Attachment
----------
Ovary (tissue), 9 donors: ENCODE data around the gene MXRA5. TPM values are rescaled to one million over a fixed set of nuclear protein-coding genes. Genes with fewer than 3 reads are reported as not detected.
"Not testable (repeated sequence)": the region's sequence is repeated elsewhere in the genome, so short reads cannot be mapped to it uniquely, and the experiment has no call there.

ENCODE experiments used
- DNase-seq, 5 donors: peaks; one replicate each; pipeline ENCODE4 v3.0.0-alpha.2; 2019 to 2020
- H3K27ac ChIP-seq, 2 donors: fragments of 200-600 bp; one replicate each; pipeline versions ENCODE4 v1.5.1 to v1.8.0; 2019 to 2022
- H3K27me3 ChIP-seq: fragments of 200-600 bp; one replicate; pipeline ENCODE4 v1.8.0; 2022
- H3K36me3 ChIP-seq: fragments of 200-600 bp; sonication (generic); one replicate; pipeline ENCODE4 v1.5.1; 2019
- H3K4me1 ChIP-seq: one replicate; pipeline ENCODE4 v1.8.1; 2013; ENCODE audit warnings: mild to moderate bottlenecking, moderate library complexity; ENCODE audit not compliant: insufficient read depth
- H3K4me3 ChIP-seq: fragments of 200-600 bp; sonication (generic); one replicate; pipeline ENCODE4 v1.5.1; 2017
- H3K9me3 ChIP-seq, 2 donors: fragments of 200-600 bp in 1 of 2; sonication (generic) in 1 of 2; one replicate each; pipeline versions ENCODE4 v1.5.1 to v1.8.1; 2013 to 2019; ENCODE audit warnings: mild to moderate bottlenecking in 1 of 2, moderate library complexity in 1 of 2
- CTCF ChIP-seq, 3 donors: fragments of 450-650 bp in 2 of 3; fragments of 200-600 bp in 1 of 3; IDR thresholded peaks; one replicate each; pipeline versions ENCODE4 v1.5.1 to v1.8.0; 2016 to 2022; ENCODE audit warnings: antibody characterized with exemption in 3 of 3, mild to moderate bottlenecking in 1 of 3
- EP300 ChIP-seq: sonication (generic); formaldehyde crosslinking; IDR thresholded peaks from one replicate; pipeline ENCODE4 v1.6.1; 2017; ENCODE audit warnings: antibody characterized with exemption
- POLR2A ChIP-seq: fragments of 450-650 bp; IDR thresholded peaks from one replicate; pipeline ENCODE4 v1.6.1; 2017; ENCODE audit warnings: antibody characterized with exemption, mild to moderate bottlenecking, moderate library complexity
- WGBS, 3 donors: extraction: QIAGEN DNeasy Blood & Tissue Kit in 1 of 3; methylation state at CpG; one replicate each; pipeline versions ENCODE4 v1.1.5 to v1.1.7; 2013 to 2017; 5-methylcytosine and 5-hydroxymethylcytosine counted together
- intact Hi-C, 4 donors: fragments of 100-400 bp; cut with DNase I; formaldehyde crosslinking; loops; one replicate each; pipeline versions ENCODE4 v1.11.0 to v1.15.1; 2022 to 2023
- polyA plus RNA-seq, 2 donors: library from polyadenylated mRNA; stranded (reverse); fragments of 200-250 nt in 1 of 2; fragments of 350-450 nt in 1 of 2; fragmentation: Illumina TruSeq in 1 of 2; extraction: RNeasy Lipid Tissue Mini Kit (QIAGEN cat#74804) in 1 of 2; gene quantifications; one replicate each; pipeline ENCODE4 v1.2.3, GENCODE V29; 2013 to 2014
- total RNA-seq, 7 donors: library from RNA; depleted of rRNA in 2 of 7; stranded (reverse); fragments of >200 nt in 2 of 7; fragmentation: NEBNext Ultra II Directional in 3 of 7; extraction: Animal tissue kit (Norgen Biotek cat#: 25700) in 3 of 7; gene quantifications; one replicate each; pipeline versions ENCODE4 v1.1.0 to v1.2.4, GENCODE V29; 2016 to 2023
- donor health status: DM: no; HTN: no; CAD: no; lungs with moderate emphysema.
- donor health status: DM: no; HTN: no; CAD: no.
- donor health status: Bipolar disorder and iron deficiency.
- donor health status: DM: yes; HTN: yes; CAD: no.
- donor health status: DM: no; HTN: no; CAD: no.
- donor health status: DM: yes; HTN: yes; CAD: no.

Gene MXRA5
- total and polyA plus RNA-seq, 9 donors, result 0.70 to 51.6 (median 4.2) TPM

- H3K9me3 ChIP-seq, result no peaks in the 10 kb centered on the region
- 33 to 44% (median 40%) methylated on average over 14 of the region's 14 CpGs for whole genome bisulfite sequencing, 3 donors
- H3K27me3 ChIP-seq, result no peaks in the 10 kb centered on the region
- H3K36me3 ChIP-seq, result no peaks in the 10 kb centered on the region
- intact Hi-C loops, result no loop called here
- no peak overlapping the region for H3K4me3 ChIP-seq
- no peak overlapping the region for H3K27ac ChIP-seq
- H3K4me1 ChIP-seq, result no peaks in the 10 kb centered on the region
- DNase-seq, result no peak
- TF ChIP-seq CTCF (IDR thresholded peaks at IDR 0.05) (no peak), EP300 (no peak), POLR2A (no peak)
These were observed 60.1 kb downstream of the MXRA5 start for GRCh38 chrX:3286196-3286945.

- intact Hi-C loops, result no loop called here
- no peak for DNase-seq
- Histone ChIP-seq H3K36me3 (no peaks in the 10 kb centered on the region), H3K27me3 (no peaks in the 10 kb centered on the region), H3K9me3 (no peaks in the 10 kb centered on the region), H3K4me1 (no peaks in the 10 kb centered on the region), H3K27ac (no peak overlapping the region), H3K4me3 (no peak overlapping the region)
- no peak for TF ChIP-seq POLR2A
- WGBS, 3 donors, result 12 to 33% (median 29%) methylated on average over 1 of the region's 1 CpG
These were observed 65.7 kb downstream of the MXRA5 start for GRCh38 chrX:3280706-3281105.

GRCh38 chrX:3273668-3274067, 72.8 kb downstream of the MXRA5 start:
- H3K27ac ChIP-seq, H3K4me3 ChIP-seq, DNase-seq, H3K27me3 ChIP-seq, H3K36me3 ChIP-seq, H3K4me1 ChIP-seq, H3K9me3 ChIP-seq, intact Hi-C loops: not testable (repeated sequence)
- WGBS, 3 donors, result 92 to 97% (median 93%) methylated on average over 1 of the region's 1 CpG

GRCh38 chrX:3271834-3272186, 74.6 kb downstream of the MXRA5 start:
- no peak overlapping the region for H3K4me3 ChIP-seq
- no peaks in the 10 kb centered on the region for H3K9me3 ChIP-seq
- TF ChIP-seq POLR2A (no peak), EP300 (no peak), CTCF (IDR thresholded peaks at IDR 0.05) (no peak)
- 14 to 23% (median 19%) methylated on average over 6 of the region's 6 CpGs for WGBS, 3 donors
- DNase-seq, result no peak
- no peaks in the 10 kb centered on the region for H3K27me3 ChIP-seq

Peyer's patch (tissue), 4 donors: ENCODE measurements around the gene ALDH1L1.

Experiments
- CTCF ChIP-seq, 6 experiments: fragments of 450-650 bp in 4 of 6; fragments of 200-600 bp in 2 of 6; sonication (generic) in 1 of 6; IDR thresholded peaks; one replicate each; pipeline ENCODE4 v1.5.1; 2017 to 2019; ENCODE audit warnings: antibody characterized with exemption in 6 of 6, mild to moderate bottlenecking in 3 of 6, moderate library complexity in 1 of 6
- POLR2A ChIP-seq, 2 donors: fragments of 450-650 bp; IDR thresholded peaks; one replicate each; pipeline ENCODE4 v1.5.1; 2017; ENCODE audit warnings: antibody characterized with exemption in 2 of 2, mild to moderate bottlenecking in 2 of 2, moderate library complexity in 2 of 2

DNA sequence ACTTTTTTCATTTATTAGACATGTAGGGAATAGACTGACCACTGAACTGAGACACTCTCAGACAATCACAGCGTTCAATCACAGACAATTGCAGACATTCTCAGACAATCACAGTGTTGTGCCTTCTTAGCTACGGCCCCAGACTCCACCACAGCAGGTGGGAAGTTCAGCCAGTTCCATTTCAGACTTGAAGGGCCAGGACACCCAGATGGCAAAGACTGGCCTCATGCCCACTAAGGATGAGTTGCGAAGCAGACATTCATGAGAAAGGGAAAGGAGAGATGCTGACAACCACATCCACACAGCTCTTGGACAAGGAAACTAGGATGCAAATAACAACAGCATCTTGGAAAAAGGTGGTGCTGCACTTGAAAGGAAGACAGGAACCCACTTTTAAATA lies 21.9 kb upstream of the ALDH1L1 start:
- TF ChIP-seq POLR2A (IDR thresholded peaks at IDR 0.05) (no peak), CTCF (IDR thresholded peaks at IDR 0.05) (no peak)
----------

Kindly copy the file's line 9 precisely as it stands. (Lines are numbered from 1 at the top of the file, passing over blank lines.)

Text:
- H3K4me3 ChIP-seq: fragments of 200-600 bp; sonication (generic); one replicate; pipeline ENCODE4 v1.5.1; 2017